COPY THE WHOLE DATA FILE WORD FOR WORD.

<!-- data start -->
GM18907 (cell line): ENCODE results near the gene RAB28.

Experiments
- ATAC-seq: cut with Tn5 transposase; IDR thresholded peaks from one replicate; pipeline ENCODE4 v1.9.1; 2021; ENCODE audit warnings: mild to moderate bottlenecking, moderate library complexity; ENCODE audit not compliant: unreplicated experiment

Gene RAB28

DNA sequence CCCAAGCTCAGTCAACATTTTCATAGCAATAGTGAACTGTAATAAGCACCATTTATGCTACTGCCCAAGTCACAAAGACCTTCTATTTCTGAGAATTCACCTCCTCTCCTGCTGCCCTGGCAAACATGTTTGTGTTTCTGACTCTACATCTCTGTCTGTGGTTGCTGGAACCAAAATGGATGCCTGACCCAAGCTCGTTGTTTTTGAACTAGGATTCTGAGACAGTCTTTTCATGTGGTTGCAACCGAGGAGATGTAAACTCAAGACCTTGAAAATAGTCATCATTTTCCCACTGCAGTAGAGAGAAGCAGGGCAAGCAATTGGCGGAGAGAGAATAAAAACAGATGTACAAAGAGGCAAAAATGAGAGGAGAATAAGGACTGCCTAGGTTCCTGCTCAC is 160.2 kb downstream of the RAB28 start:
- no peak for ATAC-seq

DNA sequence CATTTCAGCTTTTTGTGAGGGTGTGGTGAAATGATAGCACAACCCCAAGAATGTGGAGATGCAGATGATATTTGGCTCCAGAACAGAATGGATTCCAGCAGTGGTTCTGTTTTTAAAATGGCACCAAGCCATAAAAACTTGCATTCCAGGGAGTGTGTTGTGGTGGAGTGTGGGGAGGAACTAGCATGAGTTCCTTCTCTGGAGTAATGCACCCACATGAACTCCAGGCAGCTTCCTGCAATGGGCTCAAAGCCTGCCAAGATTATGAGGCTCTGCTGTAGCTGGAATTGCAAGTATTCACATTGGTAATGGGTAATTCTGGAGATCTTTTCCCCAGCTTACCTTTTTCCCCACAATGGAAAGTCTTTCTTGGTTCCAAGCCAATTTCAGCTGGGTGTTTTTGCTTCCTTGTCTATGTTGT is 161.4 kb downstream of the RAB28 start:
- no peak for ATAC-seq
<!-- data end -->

GM18907 (cell line): ENCODE results near the gene RAB28.

Experiments
- ATAC-seq: cut with Tn5 transposase; IDR thresholded peaks from one replicate; pipeline ENCODE4 v1.9.1; 2021; ENCODE audit warnings: mild to moderate bottlenecking, moderate library complexity; ENCODE audit not compliant: unreplicated experiment

Gene RAB28

DNA sequence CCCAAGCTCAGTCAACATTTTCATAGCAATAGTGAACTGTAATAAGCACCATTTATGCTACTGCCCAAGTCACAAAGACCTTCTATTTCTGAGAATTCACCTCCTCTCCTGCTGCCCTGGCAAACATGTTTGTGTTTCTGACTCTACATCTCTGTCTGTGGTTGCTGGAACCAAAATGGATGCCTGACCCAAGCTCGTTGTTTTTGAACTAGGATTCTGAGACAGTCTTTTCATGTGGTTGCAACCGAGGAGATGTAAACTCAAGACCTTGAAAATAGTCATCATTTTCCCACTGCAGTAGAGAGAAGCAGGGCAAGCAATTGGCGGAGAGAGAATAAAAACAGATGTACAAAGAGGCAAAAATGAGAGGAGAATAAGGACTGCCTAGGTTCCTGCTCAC is 160.2 kb downstream of the RAB28 start:
- no peak for ATAC-seq

DNA sequence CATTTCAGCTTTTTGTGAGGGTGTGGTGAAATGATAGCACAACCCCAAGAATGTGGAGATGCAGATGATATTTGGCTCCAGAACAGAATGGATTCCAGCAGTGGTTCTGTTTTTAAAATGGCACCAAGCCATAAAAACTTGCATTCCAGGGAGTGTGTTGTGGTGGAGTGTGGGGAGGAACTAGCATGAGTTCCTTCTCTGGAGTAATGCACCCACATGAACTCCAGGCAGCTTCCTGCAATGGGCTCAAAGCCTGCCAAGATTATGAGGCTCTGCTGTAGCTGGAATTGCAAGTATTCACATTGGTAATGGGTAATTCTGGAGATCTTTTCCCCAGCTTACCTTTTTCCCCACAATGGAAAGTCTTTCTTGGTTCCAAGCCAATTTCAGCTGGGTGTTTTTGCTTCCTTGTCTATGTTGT is 161.4 kb downstream of the RAB28 start:
- no peak for ATAC-seq